How sizable are the most recent policy intervention in long-run context? As MS also provide information of the intervention size, researchers can study the intensity of policy interventions across categories over time, extending contemporary best practice methodologies across space and time. Specifically, SVB’s uninsured deposits – those above the US$ 250,000 limit – can be estimated from regulatory filings as US$148 billion for year-end 2022, in addition to US$ 79.5BN at Signature Bank (SPG 2023). Hence, these newly announced account guarantees by the FDIC comprises 0.9% of U.S. 2022 NGDP. This compares to a median size of 2.5% of NGDP for a sample of 83 guarantee interventions over time, for which consistent size calculations can be obtained (mean: 13.1%). For the U.S. sample itself, the March 2023 guarantees mark the second-largest guarantee interventions ever, after the 2008 crisis guarantees, which amounted to more than 4% of U.S. NGDP. With uninsured deposit volumes at U.S. regional banks alone ranging in the hundreds of billions of US$, the presently contemplated extension of deposit guarantees could eventually amount to the largest guarantee operation in U.S. financial history – at the time of writing, support remains concentrated on the lending channel, with Fed data indicating an additional liquidity provision through “BTFP” and discount window operations of 1.17% of U.S. GDP as of March 23, or US$ 297BN (Reuters 2023; Fed 2023b). Similar all-time record sizes relative to output figures would apply if even a fraction of presently recognized mark-to-market asset losses are targeted via policy interventions (Jiang et al. 2023). Meanwhile, the US$ 30BN “private-to-private” lending intervention into First Republic, at 0.12% of NGDP, in itself represents a comparatively small deployment.

In contrast, the combined Swiss “AHEL” interventions, totaling CHF 200BN, stand at 25.9% of Swiss 2022 NGDP, compared to a median lending intervention size of 1.5% for a sample of 293 cases for which consistent lending size figures can be obtained (mean: 8.9%). Not least, this size for March 2023 does not significantly fall short of the total combined liquidity provisions of the Swiss National Bank for the banking sector over the one-and-a-half centuries over 1859-2010 covered in MS (at 37%), including the Swiss interventions during the Great Depression and the 2008 GFC.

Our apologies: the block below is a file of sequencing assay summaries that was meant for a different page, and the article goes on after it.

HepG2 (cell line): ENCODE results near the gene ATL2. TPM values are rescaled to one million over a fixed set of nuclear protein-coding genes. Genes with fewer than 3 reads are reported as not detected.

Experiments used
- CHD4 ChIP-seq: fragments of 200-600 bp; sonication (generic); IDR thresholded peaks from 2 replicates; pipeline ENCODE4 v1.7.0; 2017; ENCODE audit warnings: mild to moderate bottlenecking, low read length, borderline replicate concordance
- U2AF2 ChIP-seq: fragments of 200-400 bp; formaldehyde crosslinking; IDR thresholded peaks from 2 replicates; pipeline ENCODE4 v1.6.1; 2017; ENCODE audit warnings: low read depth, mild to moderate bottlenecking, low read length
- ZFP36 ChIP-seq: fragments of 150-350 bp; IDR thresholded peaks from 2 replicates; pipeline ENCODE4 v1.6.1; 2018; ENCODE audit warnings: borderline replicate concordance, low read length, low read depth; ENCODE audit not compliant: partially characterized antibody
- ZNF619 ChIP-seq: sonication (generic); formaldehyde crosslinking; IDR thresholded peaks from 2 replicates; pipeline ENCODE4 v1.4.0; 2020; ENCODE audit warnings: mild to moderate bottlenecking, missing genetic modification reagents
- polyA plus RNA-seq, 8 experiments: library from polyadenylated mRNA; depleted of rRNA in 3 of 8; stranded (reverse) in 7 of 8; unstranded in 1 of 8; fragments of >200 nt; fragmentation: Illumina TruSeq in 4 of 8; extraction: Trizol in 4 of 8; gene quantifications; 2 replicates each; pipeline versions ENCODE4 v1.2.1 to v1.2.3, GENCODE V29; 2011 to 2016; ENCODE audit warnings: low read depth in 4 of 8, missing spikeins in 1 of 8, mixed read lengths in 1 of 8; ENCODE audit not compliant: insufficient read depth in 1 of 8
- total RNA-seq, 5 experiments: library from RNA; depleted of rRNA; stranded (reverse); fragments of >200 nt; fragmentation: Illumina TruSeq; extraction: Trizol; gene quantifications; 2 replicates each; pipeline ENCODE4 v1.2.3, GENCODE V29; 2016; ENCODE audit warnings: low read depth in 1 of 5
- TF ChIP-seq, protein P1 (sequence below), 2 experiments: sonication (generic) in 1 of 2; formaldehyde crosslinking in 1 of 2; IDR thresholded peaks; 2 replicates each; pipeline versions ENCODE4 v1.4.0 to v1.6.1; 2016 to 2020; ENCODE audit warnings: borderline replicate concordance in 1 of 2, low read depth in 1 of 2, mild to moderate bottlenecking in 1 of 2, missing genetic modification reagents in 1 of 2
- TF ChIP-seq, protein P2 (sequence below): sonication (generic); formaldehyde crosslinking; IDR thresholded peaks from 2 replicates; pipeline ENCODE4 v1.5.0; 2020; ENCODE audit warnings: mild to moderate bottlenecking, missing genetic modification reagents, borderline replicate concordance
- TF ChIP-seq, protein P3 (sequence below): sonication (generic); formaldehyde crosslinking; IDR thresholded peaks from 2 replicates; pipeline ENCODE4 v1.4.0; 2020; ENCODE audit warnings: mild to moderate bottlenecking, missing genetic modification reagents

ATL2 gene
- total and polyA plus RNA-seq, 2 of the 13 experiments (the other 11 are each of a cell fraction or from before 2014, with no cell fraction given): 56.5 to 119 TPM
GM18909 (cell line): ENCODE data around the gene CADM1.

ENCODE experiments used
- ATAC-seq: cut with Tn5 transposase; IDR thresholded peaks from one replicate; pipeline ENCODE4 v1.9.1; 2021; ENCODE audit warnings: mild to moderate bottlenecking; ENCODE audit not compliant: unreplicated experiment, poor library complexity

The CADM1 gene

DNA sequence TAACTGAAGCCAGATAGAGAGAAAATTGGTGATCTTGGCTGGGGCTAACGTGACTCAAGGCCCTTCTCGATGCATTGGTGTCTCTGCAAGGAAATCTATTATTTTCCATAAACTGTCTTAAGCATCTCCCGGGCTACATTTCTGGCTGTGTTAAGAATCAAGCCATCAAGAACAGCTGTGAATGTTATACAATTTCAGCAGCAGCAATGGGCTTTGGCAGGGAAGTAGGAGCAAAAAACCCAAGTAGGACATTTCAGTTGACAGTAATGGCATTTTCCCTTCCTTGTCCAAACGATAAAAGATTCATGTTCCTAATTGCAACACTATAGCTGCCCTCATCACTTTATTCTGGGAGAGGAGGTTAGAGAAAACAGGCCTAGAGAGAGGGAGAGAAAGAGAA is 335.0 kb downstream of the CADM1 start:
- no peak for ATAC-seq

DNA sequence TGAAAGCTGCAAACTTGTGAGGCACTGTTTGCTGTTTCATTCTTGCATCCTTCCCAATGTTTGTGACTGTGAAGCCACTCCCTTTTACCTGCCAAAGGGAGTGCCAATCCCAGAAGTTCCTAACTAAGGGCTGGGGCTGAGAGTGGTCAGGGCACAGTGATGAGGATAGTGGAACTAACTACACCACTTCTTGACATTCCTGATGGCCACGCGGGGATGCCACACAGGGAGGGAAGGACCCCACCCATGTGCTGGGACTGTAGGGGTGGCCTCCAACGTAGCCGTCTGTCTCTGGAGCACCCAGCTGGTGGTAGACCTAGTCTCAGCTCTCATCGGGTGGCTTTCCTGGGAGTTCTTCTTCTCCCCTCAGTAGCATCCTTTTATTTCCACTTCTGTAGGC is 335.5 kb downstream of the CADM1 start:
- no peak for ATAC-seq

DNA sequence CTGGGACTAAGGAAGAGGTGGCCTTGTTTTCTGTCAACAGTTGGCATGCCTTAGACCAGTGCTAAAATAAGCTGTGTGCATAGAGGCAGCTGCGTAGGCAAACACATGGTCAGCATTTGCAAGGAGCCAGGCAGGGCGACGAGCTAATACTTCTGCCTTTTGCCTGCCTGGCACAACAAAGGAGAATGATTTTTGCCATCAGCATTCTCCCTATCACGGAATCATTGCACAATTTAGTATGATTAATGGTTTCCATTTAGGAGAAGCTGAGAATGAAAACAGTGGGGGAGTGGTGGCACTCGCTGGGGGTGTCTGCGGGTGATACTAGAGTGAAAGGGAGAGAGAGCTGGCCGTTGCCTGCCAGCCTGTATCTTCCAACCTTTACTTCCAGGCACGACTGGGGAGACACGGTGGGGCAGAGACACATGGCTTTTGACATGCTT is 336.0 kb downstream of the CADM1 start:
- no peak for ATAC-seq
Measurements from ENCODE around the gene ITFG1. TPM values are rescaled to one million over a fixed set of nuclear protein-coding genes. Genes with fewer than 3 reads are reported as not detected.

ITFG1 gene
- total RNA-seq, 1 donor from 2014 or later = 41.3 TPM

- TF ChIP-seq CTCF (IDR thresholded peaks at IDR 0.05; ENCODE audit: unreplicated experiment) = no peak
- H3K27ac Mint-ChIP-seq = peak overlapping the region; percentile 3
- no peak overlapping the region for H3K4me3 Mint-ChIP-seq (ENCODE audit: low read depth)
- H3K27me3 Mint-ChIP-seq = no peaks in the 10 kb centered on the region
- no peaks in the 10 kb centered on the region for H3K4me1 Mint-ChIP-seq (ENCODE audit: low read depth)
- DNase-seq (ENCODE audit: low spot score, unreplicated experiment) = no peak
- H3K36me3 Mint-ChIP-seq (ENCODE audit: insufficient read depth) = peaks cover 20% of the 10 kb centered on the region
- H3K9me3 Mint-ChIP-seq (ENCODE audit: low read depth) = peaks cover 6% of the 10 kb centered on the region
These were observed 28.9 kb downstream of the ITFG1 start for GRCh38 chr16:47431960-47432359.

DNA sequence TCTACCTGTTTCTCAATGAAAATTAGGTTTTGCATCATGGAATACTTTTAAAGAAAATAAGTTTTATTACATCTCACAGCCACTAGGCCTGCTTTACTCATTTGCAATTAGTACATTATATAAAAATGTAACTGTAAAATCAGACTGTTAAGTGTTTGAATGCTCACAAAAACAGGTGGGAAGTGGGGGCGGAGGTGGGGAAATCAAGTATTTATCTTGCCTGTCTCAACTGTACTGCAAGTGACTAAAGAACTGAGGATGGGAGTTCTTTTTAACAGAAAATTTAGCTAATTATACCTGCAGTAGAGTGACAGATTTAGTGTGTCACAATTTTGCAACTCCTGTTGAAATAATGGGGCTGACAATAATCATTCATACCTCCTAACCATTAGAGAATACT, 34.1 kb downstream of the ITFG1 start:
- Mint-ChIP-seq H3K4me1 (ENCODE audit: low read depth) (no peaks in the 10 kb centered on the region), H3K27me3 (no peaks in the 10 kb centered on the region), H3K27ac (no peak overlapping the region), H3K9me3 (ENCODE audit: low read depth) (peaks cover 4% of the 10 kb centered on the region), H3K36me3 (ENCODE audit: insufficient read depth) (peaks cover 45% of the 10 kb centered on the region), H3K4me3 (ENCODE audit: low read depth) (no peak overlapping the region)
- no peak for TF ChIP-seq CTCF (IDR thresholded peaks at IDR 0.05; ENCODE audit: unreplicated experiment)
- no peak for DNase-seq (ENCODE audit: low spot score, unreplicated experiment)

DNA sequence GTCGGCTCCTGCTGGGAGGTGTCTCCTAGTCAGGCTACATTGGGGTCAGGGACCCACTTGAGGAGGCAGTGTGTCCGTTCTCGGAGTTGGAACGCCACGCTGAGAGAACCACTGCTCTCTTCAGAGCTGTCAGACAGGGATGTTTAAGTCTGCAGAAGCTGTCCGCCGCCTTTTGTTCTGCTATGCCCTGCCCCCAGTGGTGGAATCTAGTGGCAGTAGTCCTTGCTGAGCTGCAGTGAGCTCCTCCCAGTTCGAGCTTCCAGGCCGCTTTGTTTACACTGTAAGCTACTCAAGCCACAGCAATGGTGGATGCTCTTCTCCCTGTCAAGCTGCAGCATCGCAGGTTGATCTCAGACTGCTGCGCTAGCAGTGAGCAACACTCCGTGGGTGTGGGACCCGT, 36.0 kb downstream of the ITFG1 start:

Figure 2 summarizes the evidence for lending interventions, putting March 2023 interventions into context. Depending on which context one chooses, the most recent lending interventions are already far outstripping long-run precedents (Switzerland), or still falling short (U.S.) – in the case of the U.S., past patterns indicate that lending interventions may yet significantly grow in size in the present distress episode, as they remain less than half of long-run averages.

In total, the evidence suggests that recent policy interventions are building on deep structural trends, as highlighted in MS: secularly, policy interventions are becoming more sizable relative to output, and encompass a greater share of advanced economy GDP at the same time. But the particular combination of policy interventions seen as of this writing – the combination of account guarantees and emergency lending, additionally coupled with a private sector involvement – still indicates a rather unusual response pattern.

Figure 2: Overview of lending intervention sizes relative to NGDP over time, March 2023 Swiss and U.S. interventions in relation to all-time lending sizes, and most closely related subsamples (mean size to NGDP).


In March 2023, policymakers opted for a specific mix of interventions into the U.S. and European banking sectors – designed to support different areas of bank balance sheets in the context of a sudden bout of financial distress. A comprehensive new database documenting and classifying banking-crisis policy interventions over centuries now allows a granular contextualization of current events across a variety of operational dimensions. By combining “lending”, “guarantee”, and “restructuring” interventions, authorities expanded on a long pattern of such actions during distress episodes. But only 57 bank distress episodes over time have seen such a particular mix, and only three have witnessed them combined with relevant private-sector bail-ins.  Several of the recent interventions already constitute sizable interventions in long-run context, thereby continuing a secular trend of ever greater policy interventions as measured relative to economic output: but past evidence suggests that these interventions may yet grow substantially further in size, and could reach new all-time records. Importantly, conditioning banking crises types on the policy intervention mix suggests that a substantial share of distress events over time showing the presently unfolding intervention pattern eventually assumed “systemic” crisis dimensions, an outcome associated with meaningfully higher financial and real economic costs and dislocations.